The acquisition of Washington Mutual by JPMorgan Chase and Wachovia by Citigroup, which is currently being challenged by Wells Fargo's attempting to buy Wachovia, have created mortgage and credit card powerhouses. As of today
Experts said that the acquisitions would not solve the problems with the underlying assets in Wachovia's and WaMu's portfolios. These deals were made to build the branch networks and commercial deposits of the acquiring institutions, and were entered into despite the bad mortgages on WaMu's and Wachovia's books.
Citigroup Global Markets analysts said that WaMu, for instance, has a very large deposit base - roughly $143 billion in deposits - making it attractive from an "access to liquidity" perspective. However, the depositary institution is also "saddled" with a huge mortgage loan book that is expected to see considerable losses in the next three years, Citigroup analysts said.
Wachovia is similarly situated. The beleaguered firm reported $122.2 billion worth of pick-a-pay or option ARMs in 2Q08. These mortgages largely accounted for the firm's nonperforming loans and losses over the quarter. Meanwhile, the firm still maintained strong low-cost core deposit growth in 2Q08, with total deposits reported at $435.5 billion.
"The acquisitions gave JPMorgan and Citigroup a branch footprint in places where they did not have any," said Bart Narter, senior analyst at Celent. For instance, Citi will now have access to Wachovia's numerous locations on the eastern sea board as well as California, where Wachovia subsidiary Golden West Financial was based.
JPMorgan acquired both huge mortgage and credit card portfolios through WaMu, Narter pointed out. "Credit cards and mortgages are scale businesses," he said. "When you have these massive economies of scale you have the ability to do better analytics on your costumers' credit profiles, although these analytics are more widely used now in credit cards than in mortgages. Having scale also drives down costs. The acquisitions gave Citi and JPMorgan the ability to bulk up."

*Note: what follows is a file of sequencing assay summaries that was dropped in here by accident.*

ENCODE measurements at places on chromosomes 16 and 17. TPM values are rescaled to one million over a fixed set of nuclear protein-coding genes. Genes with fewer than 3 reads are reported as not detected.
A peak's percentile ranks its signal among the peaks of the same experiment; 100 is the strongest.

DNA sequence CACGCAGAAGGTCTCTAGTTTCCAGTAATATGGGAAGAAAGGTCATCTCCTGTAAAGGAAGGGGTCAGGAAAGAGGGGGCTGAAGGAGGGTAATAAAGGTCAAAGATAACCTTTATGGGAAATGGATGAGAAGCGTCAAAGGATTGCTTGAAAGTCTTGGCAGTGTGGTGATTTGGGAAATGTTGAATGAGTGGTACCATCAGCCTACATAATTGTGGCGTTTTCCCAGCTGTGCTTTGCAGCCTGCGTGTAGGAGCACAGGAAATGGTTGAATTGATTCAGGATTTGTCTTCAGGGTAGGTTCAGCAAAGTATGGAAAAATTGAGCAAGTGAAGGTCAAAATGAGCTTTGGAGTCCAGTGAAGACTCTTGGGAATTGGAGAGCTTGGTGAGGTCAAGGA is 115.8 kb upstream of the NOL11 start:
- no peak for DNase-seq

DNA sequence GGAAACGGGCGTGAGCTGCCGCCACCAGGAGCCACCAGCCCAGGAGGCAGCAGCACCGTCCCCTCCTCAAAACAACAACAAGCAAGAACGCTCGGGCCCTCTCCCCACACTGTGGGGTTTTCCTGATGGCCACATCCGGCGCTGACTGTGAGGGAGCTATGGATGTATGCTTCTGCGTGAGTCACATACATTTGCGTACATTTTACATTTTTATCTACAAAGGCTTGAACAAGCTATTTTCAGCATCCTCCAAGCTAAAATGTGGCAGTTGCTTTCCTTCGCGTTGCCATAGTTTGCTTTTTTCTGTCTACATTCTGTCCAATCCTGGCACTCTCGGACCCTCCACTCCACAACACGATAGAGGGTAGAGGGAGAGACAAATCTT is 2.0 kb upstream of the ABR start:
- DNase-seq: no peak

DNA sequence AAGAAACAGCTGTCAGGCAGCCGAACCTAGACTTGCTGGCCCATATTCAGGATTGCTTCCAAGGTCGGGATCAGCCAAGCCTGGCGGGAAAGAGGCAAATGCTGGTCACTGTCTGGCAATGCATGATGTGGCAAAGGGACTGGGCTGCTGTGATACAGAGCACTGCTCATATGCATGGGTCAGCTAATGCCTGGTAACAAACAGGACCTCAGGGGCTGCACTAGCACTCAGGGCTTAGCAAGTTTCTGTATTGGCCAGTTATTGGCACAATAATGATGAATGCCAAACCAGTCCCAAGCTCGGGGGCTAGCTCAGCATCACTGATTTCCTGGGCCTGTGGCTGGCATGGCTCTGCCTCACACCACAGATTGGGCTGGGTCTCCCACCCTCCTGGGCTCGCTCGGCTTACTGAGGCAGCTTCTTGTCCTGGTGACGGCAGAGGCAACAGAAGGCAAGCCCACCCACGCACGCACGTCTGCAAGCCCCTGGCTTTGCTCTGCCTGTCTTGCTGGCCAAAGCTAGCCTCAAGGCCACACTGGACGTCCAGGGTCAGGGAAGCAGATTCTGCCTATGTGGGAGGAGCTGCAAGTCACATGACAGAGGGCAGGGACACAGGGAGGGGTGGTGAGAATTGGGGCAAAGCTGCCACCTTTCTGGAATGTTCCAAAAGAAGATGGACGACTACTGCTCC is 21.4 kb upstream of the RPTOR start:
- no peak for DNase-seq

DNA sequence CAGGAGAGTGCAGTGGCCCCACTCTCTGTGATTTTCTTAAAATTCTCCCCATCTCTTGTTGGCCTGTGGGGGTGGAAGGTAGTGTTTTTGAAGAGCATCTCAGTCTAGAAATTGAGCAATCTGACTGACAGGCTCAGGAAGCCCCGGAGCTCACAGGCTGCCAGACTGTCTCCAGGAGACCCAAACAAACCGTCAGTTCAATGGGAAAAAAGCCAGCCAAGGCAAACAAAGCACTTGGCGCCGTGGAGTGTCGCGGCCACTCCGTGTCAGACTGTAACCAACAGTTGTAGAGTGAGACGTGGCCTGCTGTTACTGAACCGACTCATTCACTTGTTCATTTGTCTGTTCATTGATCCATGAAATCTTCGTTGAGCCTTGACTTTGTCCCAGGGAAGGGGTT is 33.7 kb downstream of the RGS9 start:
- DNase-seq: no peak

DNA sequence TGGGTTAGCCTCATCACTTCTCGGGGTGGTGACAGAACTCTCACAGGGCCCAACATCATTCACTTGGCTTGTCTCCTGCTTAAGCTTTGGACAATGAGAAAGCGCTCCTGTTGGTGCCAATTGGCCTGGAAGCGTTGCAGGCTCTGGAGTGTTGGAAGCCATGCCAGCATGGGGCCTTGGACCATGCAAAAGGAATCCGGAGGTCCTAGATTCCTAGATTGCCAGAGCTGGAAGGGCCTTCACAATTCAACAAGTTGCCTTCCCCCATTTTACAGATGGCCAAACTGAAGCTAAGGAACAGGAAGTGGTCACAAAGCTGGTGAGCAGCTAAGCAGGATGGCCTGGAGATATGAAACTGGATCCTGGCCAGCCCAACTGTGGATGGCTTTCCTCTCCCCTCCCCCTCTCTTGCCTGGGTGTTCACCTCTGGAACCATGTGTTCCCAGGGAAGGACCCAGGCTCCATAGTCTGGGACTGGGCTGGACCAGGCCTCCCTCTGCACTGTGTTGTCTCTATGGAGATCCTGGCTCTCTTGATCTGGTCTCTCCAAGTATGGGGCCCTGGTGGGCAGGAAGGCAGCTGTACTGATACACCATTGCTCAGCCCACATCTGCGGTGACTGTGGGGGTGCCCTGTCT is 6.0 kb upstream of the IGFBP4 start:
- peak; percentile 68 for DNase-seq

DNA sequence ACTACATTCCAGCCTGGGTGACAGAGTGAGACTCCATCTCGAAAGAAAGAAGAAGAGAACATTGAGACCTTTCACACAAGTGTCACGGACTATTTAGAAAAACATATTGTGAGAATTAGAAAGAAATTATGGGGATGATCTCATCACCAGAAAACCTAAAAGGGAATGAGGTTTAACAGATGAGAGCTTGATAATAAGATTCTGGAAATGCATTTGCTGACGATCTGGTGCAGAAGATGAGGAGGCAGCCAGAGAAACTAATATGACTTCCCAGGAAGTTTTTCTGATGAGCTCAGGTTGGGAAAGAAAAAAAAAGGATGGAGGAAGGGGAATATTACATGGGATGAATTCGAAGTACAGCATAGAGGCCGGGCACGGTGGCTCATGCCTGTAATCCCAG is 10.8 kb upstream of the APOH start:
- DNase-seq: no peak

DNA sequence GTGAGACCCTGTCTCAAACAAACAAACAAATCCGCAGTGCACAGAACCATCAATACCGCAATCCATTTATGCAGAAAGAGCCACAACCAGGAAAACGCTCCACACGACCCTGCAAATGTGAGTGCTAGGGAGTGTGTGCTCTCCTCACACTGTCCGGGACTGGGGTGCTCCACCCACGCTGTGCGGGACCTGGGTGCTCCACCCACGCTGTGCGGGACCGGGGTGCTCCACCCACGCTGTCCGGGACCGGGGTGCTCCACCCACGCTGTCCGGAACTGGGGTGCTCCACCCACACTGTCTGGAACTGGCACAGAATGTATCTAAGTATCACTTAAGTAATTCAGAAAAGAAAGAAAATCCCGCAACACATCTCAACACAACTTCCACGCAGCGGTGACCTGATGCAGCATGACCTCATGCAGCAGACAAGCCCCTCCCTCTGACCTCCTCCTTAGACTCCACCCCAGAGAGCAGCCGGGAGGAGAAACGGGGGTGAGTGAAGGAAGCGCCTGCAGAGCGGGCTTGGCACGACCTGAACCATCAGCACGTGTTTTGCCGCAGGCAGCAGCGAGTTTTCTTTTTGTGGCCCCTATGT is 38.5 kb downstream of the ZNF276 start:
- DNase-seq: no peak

Even though WaMu's credit card portfolio might not be as strong as JPMorgan's, the acquisition was beneficial. Not only did JPMorgan gain scale through the acquisition, an early amortization on WaMu's card securitizations was averted.
Consequent to the purchase, Citigroup analysts said in a separate report, regulators made the decision to effectively waive the early amortization event and sell the majority of the WaMu assets to JPMorgan. "This is the best of all possible outcomes for holders of WaMu master trust ABS," Citigroup analysts said. "JPMorgan will take over management of the portfolio, and we would expect the rating agencies to remove the ratings watch negative opinion now that the stability of WaMu's funding base is resolved."
Both the JPMorgan Chase/Washington Mutual and Citigroup/Wachovia buyouts will create servicing powerhouses. According to ASR sister publication National Mortgage News figures as of Sept. 22, merging Chase (the official name of JPMorgan Chase's lending unit) and WaMu would make the combined entity the number-three servicer with $1.45 trillion and a 15.09% market share.
Meanwhile, Citigroup ($1.02 trillion), which was one of the top four servicers in the country before the merger, gained even more clout by acquiring Wachovia, which had a 2.09% share of the servicer market.
What will these mega servicers mean for the business?
"The two mergers will result in very large servicing firms, which could be positive for the market in terms of strengthening their respective platforms, but could also create challenges in terms of capacity," said Diane Pendley, a managing director and head of the operational risk group at Fitch Ratings. "However, there are and will continue to be other portfolios and possibly platforms that will be attractive to mid-size or smaller servicers. There will continue to be a valuable role for these servicers to play in the industry."
It will take time for these mergers to play out. "The way it was explained to us, it could take up to two years for the full integration of these operations," Pendley said. "For example, Citigroup indicated a completion date by 2010."
Since these mergers are in their early stages, it is not possible to know what the eventual outcome might be, Pendley said. For instance, Chase, which has several servicing platform locations already, could decide to keep WaMu's servicing as additional separate locations, or to integrate the two operations. She indicated that this type of decision would typically be made after both a capacity and best practices analysis could be completed.
In a related development, Fitch last week placed Wachovia Bank's 'RPS2' servicer rating on Watch Evolving. "This rating action was taken based on the announced acquisition of Wachovia's banking operations as well as pending completion of the analysis of the annual review and confirmation that the servicing operations remain the same regarding systems and employees," said Mary Kelsch, a senior director in Fitch's operational risk group.
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